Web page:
After a lunch of falafel and microwaved fish sticks, we were driven to a nearby orphanage, where we were welcomed by an English-language sign drawn in crayon: “Jordanian Open Medical Day.” As soon as our camera was ready, a soldier began running assembly-line examinations of the children—rapid stethoscope readings that led inevitably to one of five preselected medications. The children were then sat down in rows for a translated lecture on cholera-related sanitation techniques, an irony that did not appear lost on the two women who ran the orphanage. Twenty minutes after we’d arrived, the group was escorted to a tableful of good-bye presents: plastic trucks for the boys, white Barbies for the girls, handed out to the line of swollen-bellied children by smiling soldiers in bulletproof vests.
According to the UN’s Joint Operations and Tasking Center and the Center for Economic and Policy Research, in the months following the 7.0-magnitude earthquake that decimated Port-au-Prince on January 12, 2010, MINUSTAH performed 5,092 security operations, involving 29,537 troops, fifty-six maritime patrols, and the sailing of 746 nautical miles. In the same period, MINUSTAH undertook just fifty-one humanitarian missions, involving 359 troops. Faced with more than two hundred thousand dead, hundreds of thousands severely injured, and more than one million homeless, MINUSTAH responded by hunting down looters. A US soldier with the Eighty-second Airborne Division elaborated: “The only time I’ve seen one of these UN troops jump out of the back of a truck was to beat up on somebody or take a shot at them.”
US officials were quick to criticize the UN peacekeepers as inefficient and disorganized, but, in reality, the orders to prioritize security over relief came from above. One day after the earthquake, Washington dispatched fourteen thousand marines to Port-au-Prince, taking over the nation’s airspace while tens of thousands lay trapped beneath the rubble. According to the political philosopher Peter Hallward, US officials “explicitly prioritized military over humanitarian flights,” turning away food and medical supplies while making “fears of popular unrest and insecurity their number one concern.” Edmond Mulet, then the MINUSTAH head of mission, explained it best: “I still have to patrol, I still have to go after all these criminals and bandits that escaped from the national penitentiary, the gang leaders, the criminals, the killers, the kidnappers. I cannot really distract myself from doing that.”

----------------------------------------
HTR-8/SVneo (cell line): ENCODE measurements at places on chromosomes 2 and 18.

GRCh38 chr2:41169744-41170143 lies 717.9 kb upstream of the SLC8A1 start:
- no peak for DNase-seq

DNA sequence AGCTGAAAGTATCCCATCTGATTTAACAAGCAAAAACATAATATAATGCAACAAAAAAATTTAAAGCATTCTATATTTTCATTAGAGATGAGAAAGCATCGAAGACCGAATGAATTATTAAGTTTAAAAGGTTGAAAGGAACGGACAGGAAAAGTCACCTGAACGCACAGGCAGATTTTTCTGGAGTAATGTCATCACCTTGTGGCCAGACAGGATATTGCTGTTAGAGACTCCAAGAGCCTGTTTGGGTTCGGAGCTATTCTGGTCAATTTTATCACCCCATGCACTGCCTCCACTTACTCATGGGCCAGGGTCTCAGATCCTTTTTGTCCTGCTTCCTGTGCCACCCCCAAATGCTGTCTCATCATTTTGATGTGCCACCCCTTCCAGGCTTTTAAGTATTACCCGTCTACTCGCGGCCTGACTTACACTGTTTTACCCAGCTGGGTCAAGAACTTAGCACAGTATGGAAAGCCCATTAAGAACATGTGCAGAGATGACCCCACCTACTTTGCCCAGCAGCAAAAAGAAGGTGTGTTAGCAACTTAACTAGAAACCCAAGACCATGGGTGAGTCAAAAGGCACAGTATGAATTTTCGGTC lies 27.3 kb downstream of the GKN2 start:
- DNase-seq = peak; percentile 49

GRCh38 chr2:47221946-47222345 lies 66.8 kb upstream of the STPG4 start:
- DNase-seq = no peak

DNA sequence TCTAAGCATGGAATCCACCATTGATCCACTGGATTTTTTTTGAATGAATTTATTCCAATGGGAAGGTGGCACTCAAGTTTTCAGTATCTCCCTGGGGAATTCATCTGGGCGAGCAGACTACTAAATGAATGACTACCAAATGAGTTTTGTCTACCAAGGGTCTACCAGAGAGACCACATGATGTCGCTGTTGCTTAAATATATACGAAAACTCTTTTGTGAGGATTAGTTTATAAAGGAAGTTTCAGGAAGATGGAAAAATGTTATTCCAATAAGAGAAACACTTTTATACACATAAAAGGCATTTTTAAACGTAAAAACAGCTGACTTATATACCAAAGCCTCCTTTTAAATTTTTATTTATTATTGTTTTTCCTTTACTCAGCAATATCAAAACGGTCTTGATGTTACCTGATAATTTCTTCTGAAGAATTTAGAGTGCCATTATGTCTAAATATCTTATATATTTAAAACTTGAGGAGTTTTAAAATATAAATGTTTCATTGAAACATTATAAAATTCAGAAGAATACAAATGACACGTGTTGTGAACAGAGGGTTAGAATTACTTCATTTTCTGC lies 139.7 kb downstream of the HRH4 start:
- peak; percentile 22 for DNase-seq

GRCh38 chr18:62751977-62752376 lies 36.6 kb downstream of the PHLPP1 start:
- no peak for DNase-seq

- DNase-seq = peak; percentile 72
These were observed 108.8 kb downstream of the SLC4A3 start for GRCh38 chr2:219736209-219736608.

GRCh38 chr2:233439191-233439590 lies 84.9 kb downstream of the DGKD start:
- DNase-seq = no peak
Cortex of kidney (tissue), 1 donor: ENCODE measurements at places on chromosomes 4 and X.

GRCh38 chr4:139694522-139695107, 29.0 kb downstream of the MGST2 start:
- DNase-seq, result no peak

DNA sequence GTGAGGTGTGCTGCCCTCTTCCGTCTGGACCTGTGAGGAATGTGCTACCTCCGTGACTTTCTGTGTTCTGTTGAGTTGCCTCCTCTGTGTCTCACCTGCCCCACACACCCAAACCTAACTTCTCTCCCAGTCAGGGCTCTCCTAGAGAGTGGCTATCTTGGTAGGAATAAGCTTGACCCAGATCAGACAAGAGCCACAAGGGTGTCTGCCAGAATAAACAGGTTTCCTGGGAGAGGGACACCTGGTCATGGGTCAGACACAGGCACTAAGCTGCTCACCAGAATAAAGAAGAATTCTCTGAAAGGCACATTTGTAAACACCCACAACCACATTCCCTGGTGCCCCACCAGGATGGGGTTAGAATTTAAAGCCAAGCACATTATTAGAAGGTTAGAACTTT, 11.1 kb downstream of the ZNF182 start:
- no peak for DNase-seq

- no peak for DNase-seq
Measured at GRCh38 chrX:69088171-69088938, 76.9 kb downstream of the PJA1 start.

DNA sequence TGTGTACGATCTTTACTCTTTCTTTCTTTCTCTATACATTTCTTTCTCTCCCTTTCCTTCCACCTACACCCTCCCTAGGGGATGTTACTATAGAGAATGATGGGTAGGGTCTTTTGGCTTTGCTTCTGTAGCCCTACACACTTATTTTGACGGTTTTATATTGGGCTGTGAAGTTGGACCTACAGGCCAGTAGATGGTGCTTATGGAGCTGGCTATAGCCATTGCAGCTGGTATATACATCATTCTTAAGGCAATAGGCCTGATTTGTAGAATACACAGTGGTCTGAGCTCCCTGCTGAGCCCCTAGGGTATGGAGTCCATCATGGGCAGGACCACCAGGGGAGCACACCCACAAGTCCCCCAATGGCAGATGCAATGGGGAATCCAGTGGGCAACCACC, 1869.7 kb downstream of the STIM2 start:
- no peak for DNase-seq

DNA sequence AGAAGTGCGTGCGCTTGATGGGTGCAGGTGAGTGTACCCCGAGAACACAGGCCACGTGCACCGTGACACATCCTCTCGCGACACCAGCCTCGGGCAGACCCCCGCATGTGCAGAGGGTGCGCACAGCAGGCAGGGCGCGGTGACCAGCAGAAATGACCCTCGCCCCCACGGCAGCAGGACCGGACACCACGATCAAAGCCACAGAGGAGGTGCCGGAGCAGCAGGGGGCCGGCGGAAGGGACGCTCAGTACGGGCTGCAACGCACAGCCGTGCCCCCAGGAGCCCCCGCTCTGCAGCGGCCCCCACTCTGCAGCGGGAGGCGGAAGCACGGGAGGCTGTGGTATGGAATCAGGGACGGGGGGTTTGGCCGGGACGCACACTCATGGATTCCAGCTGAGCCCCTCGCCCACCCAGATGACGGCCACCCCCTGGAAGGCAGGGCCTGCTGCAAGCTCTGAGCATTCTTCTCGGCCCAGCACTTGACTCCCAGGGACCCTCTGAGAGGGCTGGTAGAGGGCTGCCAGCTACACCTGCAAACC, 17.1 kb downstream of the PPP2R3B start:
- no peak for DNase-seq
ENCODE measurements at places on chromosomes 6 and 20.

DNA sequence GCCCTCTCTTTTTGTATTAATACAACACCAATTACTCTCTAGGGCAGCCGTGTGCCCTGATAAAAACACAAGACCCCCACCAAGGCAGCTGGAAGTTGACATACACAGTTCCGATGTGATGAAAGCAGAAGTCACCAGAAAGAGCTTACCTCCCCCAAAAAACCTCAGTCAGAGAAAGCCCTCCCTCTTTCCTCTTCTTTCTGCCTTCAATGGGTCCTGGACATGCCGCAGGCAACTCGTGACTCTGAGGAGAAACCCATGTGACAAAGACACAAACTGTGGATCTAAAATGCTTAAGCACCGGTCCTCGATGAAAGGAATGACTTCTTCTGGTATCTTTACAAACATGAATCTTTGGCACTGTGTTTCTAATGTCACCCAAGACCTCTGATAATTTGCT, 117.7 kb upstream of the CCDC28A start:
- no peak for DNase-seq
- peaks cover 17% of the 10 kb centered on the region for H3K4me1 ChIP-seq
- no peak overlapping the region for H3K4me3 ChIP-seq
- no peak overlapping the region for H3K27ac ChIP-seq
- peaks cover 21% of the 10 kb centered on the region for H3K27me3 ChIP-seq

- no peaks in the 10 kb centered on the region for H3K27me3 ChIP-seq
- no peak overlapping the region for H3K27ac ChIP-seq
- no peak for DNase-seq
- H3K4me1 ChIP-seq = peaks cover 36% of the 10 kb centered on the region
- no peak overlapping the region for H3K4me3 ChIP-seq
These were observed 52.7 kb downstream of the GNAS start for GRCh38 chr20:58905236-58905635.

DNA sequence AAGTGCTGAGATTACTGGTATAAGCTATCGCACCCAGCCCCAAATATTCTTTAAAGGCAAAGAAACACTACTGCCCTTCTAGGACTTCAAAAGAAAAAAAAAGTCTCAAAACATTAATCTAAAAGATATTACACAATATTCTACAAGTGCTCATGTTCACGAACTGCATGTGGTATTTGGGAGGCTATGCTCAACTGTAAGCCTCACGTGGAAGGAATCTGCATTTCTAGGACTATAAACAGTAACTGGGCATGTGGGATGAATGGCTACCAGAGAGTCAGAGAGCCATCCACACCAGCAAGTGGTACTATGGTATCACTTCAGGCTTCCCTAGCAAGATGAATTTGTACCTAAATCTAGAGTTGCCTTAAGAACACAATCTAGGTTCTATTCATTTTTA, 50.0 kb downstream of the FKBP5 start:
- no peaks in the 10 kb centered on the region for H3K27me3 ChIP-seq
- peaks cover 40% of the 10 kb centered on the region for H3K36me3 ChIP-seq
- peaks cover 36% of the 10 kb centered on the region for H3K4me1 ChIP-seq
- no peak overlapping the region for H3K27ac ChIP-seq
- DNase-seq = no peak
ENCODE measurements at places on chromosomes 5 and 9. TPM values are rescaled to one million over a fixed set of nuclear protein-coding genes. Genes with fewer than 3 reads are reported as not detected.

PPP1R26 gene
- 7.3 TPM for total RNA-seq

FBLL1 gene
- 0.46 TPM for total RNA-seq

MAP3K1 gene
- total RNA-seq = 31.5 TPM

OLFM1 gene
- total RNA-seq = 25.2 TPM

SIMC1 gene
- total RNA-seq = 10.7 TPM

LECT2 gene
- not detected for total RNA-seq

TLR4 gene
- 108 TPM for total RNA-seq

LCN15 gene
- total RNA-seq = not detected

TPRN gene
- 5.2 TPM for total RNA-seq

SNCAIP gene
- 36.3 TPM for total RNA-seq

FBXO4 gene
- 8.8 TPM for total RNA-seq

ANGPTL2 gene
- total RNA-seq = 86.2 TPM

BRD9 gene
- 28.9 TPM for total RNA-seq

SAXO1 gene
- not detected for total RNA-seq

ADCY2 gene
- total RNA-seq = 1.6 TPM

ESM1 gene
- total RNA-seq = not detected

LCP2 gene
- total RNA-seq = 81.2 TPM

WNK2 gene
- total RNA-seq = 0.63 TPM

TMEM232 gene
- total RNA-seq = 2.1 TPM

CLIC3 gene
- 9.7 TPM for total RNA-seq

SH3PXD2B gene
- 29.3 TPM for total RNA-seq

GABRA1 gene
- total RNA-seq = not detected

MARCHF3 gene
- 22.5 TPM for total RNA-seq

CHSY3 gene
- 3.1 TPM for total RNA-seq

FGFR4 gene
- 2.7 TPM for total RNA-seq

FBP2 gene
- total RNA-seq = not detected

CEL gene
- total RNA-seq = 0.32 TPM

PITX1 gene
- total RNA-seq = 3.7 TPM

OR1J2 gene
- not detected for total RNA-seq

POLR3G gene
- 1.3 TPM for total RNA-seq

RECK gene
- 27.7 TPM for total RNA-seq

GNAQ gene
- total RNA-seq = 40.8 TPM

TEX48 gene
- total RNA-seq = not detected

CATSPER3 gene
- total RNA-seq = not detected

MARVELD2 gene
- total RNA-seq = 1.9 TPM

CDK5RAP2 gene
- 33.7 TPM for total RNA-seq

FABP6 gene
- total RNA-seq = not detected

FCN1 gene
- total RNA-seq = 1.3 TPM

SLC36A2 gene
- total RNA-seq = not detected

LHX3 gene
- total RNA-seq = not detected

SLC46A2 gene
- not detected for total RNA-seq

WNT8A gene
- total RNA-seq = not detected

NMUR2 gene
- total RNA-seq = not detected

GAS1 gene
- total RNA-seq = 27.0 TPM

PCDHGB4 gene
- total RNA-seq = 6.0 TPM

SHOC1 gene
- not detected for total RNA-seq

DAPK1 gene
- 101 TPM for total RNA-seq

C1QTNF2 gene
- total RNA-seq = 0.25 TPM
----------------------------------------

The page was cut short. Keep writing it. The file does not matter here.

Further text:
ARISTIDE IS A FLAWED and complicated figure, but his presidencies remain the symbol of the historic democratic mobilization that put an ecstatic end to more than thirty years of US-backed military dictatorships. And while his legislative achievements have been criticized by the Left and the Right, Haitians today celebrate one remarkable political triumph—that he disbanded the reviled Armed Forces of Haiti, which had been trained by US Marines during the American occupation from 1915 to 1934 and had never known an enemy but the country’s own citizens.3 This presented a problem for Aristide’s enemies in the business class: Unable to call on the military, they were without means to force him from office and suppress the protests of his Lavalas base. Which goes a long way toward explaining why Aristide’s second term in office lasted so much longer than his first and why UN soldiers were required on the ground after the second coup took place.
In the months following the coup, Lavalas supporters were systematically intimidated and attacked by forces associated with the interim government. As assessed by the Lancet, at least eight thousand people were killed and as many as thirty-five thousand women were sexually assaulted in a twenty-two-month period. Port-au-Prince’s post-coup mayor, Jean Phillippe Sassine, expressed the official attitude toward those who opposed the new government: “Shoot them and ask questions later.” Many of those doing the shooting were members of the Haitian National Police (PNH)—a force made up of former soldiers reemployed, retrained, and rearmed by the UN and the marines. In case after case, MINUSTAH peacekeepers were seen standing guard as the PNH carried out summary executions of Lavalas protestors, often in broad daylight. MINUSTAH generals are further alleged to have hidden evidence implicating pro-coup politicians in the assassinations of Lavalas leaders, most notably the activist and priest Father Jean-Marie Vincent.